Powwow

By Clyde Ellis; Luke Eric Lassiter et al. | Go to book overview

CHRIS GOERTZEN


14.
Purposes of North Carolina
Powwows

The powwow arrived in North Carolina as a mature package, and North Carolina powwows continue to match the national model in broad outline. However, these powwows are typically smaller, many details are unique, and the powwows naturally mean something rather different to Indians whose collective history contrasts greatly with that of Plains populations. Recent politics matters too. Piedmont and Coastal Indian communities adopted the powwow as part of public reemergence in the last few decades of the twentieth century. Considerable controversy – indeed, acrimony – concerning which groups ought to be legally recognized divides one tribe from another, even as the powwow system unites them.

I focus here on the community living nearest to my former home in Carrboro, North Carolina – the Occaneechi-Saponis, a very small group who recently energetically sought, and finally achieved, state recognition – as well as on the larger Haliwa-Saponis, who have been recognized for decades. These groups contrast instructively and were the North Carolina Indians I first got to know. In 1991, when I first taught a world music class, I sought opportunities for students to do fieldwork, wondering which events would be sufficiently large, resilient, and friendly that a horde of kids with clipboards, questions – and uneven sensitivities – could be gracefully accommodated. One student pointed out that her former high school, Durham’s North Carolina School of Science and Mathematics, hosted a large annual powwow. For years I conveyed groups of students there, to college powwows featuring intertribal drums, and to the nearby Occaneechi-Saponi powwows.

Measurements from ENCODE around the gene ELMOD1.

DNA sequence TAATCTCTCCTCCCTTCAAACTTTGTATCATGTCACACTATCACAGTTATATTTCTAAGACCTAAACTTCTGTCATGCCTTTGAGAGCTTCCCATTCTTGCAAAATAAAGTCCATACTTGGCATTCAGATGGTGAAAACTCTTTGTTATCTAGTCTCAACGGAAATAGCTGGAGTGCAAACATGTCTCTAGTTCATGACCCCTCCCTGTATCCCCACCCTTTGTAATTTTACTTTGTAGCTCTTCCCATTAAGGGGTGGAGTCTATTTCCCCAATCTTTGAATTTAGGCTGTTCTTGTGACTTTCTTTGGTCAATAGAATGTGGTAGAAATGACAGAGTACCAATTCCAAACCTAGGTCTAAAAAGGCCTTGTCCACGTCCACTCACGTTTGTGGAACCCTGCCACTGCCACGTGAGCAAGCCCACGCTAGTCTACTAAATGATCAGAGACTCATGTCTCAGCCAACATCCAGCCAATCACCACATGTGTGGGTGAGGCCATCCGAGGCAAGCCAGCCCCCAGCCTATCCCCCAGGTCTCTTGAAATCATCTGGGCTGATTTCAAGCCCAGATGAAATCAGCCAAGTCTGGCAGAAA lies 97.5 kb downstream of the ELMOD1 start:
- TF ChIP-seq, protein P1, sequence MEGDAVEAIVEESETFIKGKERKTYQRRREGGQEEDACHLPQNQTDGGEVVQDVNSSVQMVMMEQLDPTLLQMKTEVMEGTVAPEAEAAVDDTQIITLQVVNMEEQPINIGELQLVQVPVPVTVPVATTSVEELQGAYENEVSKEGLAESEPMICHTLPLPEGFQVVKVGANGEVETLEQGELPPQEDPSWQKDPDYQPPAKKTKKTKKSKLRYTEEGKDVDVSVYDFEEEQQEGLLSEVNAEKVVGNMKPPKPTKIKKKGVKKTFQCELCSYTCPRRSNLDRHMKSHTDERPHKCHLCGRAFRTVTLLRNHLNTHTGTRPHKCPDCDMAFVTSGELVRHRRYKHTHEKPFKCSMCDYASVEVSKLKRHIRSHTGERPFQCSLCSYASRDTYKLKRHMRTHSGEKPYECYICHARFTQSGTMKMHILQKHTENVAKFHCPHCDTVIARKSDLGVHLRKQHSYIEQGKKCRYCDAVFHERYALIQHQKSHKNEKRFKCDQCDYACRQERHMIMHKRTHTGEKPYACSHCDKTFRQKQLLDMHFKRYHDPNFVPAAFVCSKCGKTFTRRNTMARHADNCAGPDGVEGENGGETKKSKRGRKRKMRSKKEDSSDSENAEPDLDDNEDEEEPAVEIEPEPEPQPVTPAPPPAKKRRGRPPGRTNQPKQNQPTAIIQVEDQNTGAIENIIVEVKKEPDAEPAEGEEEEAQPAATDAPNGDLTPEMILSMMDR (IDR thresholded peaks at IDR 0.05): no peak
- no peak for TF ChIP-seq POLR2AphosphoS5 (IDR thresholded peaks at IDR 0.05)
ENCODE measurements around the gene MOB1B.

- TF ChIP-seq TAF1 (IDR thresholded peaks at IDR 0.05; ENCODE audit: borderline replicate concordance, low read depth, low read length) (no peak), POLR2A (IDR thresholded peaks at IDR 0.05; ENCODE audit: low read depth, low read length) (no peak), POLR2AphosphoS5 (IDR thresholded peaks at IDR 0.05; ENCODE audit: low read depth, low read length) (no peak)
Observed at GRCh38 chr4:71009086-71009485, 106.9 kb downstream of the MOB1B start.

After hundreds of hours at powwows and in conversation with North Carolina Indians, I formally researched the intersection of local powwow culture with the controversial process through which communities could seek state recognition as tribes.1 I welcomed the invitation to revise my first essay on the topic for this anthology, both for the opportunity to rethink a situation whose openness and informality overlie complexity and pain, and for the chance to again seek the counsel of Occaneechi elder and craftsman John Jeffries; his

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